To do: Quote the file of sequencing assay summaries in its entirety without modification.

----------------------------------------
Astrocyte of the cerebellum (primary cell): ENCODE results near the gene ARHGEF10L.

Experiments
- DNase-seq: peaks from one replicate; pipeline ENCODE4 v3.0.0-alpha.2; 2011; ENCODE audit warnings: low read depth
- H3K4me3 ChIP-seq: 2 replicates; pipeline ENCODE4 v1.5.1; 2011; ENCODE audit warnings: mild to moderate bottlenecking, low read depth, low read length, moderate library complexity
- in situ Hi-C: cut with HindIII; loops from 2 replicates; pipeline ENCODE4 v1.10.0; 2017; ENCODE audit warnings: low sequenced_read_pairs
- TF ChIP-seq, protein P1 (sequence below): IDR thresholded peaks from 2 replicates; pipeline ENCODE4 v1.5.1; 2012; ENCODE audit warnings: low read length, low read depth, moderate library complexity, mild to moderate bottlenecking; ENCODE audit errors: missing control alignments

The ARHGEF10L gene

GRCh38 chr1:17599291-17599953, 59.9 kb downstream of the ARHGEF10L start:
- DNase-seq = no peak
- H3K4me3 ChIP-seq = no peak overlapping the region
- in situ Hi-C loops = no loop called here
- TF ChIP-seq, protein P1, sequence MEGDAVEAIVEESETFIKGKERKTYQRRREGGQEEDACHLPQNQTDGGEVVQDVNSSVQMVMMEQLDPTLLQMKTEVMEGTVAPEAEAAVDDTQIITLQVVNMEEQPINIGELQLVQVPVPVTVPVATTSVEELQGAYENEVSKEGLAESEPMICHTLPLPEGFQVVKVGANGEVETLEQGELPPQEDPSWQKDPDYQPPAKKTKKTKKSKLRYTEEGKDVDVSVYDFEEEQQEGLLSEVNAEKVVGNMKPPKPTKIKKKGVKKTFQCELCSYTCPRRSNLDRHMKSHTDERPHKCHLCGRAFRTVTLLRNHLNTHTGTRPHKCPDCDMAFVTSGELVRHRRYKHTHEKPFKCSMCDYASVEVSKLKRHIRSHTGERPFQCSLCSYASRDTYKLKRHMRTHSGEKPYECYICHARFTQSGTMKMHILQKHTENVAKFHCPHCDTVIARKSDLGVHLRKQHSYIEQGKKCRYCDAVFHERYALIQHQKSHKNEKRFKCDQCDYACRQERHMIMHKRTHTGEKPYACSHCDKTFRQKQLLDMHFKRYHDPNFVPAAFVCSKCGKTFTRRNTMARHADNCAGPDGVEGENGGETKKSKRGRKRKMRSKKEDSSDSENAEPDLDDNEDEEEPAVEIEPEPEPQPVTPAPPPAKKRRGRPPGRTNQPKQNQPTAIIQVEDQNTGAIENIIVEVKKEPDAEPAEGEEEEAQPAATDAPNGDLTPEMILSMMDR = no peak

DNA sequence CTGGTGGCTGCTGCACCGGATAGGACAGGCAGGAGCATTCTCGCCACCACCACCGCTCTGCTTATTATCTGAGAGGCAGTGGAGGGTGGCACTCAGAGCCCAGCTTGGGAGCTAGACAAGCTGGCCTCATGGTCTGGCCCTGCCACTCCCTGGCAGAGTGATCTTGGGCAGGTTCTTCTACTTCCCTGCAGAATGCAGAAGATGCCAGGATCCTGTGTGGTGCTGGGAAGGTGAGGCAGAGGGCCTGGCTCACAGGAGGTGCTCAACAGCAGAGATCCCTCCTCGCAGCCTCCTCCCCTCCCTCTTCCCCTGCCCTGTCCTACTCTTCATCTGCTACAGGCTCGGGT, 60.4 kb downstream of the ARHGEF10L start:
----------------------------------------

Astrocyte of the cerebellum (primary cell): ENCODE results near the gene ARHGEF10L.

Experiments
- DNase-seq: peaks from one replicate; pipeline ENCODE4 v3.0.0-alpha.2; 2011; ENCODE audit warnings: low read depth
- H3K4me3 ChIP-seq: 2 replicates; pipeline ENCODE4 v1.5.1; 2011; ENCODE audit warnings: mild to moderate bottlenecking, low read depth, low read length, moderate library complexity
- in situ Hi-C: cut with HindIII; loops from 2 replicates; pipeline ENCODE4 v1.10.0; 2017; ENCODE audit warnings: low sequenced_read_pairs
- TF ChIP-seq, protein P1 (sequence below): IDR thresholded peaks from 2 replicates; pipeline ENCODE4 v1.5.1; 2012; ENCODE audit warnings: low read length, low read depth, moderate library complexity, mild to moderate bottlenecking; ENCODE audit errors: missing control alignments

The ARHGEF10L gene

GRCh38 chr1:17599291-17599953, 59.9 kb downstream of the ARHGEF10L start:
- DNase-seq = no peak
- H3K4me3 ChIP-seq = no peak overlapping the region
- in situ Hi-C loops = no loop called here
- TF ChIP-seq, protein P1, sequence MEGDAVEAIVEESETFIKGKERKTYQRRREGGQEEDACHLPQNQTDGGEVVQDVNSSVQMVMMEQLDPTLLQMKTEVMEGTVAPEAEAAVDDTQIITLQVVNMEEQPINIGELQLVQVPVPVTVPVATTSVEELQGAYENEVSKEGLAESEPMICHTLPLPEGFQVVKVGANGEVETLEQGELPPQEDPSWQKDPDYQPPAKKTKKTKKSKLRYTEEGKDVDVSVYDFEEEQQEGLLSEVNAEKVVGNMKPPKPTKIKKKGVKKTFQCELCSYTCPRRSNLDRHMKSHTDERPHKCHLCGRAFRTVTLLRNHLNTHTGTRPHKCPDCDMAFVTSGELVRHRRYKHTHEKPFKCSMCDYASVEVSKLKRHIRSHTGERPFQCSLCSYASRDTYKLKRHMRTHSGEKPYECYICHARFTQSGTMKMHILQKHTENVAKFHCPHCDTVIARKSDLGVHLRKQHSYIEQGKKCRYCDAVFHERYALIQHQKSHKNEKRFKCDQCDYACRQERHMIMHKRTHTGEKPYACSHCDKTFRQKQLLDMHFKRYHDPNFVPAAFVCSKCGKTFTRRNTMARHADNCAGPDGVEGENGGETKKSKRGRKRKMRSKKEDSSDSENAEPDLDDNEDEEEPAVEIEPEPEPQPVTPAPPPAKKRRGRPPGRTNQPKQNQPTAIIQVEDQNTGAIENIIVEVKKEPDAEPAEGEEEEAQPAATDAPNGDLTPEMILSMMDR = no peak

DNA sequence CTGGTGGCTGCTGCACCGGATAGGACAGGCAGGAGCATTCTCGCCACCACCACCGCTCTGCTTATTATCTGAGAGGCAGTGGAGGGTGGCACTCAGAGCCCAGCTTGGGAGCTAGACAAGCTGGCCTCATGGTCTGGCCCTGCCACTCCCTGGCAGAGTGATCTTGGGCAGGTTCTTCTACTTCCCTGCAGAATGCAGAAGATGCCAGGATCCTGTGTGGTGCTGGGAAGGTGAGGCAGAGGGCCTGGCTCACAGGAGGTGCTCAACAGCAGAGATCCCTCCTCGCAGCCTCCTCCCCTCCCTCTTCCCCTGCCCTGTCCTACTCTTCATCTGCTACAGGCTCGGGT, 60.4 kb downstream of the ARHGEF10L start: